- The Washington Times - Thursday, December 28, 2000

Dear President-elect Bush: You have a Microsoft problem. Shortly after you are sworn in as president, you will have to decide whether to issue Microsoft a pardon and call off the Justice Department.

Fortunately, your problem has just been made substantially easier with the revelation that Microsoft has been lobbying hard for regulating America Online Inc. That position not only makes the company look hypocritical. It should also considerably cool conservatives' support for Microsoft, which the company won with its anti-regulatory rhetoric.

You will be tempted to let Microsoft go. You will be importuned not only by the world's richest bully he is, of course, the richest everything, including, now, the richest pro-regulation lobbyist but also by dozens of other monopoly-minded millionaires (whose default value, incidentally, is likely to be Democratic).

Don't give in. The Microsoft case offers the clearest example of illegal behavior we've seen from a monopoly in years. Most of the free-range antitrust Reaganauts (Judge Robert Bork and I) have supported the government's case. And the judge, Thomas Penfield Jackson, is a Reagan appointee.

Those Republicans and Reaganauts who oppose the case are viscerally anti-government and anti-Clinton for which they should be applauded. But being anti-Clinton and anti-government are not sufficient guides to public policy. If President Clinton had come out for privatizing Social Security, we might have wondered what intern had made that the price of her silence, but we would have supported it nevertheless.

Besides, it would be unseemly for you to interfere so blatantly in the workings of justice. Legal cases are a mix of fact and law. The facts in the Microsoft case are no longer in dispute Judge Jackson is the only person who has heard them all, and you haven't got time to learn them. The facts in the great IBM case were different. The company changed its business practices (it stopped bundling its products) which is why it was possible for President Reagan's Justice Department to drop the case shortly after Mr. Reagan took office on the same day that it presided over the breakup of AT&T.;

If you contrive to let Microsoft off the hook, you will in effect be saying there will be no more antitrust enforcement. That is a tectonic shift, one which would certainly occupy, and possibly cloud, your administration from the beginning. You will recall that Mr. Reagan was going to abolish the Department of Education (that is what I came to Washington to do) but wisely devoted his energies to more pressing matters, such as winning the Cold War. If you want to pass a $1.3 trillion tax cut and privatize a piece of Social Security, you probably don't want to look as if you are also trying to abolish antitrust notwithstanding its awful pre-Reagan administration history.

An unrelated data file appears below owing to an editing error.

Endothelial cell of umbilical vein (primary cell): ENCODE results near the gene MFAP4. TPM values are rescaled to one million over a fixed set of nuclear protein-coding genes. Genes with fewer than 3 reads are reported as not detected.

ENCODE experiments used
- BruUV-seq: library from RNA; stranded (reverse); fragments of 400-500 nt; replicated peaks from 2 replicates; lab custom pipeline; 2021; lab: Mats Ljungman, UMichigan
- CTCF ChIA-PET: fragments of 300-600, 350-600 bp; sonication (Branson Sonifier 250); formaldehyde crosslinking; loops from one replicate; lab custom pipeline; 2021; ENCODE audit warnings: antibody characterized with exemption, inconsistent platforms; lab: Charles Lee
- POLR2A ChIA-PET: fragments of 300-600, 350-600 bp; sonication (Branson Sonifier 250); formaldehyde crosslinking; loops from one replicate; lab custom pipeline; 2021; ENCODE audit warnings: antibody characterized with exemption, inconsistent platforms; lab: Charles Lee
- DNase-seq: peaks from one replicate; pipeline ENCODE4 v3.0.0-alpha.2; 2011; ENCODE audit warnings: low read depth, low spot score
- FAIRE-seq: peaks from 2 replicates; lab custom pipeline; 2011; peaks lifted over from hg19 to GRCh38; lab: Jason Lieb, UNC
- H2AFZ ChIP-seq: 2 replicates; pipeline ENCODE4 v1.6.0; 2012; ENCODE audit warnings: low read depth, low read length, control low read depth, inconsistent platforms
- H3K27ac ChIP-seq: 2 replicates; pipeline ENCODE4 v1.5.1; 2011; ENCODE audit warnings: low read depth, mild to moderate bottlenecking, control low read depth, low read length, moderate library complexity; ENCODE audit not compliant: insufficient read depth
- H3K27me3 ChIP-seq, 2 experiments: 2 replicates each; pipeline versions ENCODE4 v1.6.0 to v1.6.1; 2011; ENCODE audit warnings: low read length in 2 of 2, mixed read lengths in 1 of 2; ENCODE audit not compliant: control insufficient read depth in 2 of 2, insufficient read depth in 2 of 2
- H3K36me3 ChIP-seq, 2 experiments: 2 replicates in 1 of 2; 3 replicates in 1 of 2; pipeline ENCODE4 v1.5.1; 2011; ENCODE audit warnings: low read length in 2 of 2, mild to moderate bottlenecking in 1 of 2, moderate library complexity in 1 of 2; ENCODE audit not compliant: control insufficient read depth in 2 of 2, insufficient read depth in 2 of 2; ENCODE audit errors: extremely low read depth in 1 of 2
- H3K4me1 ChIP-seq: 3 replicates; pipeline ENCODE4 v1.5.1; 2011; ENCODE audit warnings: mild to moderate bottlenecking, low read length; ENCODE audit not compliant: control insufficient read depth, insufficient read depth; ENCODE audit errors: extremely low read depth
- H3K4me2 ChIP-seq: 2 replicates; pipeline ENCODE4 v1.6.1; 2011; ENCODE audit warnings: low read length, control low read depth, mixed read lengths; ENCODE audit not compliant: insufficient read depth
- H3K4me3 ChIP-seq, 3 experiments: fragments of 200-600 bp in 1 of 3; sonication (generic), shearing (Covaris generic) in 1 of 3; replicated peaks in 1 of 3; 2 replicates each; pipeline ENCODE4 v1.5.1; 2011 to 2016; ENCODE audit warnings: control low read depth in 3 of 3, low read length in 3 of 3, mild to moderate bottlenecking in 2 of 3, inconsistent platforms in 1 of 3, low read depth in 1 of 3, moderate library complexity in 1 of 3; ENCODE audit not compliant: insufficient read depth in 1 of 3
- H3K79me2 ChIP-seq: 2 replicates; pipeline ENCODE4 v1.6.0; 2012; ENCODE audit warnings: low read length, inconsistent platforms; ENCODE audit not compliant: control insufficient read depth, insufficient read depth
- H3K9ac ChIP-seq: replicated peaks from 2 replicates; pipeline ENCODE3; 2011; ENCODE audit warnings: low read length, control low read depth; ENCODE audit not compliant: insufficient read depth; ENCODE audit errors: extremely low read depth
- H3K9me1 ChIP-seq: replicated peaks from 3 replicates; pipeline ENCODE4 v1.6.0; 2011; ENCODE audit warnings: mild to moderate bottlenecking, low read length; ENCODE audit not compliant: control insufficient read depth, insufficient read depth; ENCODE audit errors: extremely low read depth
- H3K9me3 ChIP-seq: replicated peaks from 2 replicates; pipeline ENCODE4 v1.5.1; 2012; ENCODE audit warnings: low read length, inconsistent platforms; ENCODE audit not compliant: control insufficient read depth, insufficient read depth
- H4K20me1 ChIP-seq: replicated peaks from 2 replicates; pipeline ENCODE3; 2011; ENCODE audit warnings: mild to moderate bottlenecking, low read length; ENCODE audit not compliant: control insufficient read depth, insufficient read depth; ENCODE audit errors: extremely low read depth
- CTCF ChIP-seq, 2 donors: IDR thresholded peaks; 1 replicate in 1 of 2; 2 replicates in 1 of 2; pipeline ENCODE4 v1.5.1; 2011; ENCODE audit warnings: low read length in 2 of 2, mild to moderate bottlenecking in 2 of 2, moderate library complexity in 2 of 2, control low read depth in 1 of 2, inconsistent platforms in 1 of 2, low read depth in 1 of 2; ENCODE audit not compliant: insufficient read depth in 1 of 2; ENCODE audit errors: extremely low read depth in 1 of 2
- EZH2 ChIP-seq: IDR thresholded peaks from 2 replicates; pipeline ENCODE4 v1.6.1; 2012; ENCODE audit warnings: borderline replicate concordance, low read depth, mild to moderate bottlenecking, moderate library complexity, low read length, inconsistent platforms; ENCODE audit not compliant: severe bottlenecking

Instead you should take the opportunity offered you by the Microsoft case to perform a great service for both the Republican Party and the country: Remove Teddy Roosevelt from his undeserved pedestal in American political history (at the same time funny, isn't it that you will be taking Franklin Delano Roosevelt down a peg or two by partly privatizing Social Security).

The ideal time to criticize TR and the truly awful antitrust enforcement of his time awful because it was based on politics, not economics is when you are supporting a current, and very visible, antitrust case.

As Grover Norquist has written, TR invoked the politics of envy and class hatred, vilified businessmen, launched an antitrust war against his political enemies, called for imposing an income and an estate tax, (you'll be reducing one and abolishing the other) and turned the conservationist movement into a drive to nationalize land in the West. He was our first peacetime president to promote statism, and, says Mr. Norquist, his anti-free enterprise demagoguery has poisoned American politics for a century.

Teddy Roosevelt exerted tremendous, and admirable, willpower to overcome personal tragedy and a significant physical handicap (as funny, isn't it did FDR, who also disdained limited government). TR became our toughest American. His legendary but true qualities, however, are not those that make good public policy for a free people. It may be that Rough Riders always ride roughshod over people's rights that is certainly TR's legacy.

Recommendation: You should insist that Microsoft pay the penalty for its anti-consumer behavior and see this as an opportunity offered to you by our richest American to recast the legacy of our toughest American, and at the same time serve the interests of consumers, most of whom are neither rich nor tough.

This is a chance to shut the window on two bullies, Microsoft and Teddy Roosevelt. You Texans get all the breaks.

Daniel Oliver was chairman of the Federal Trade Commission from 1986 to 1989 during the Reagan administration.

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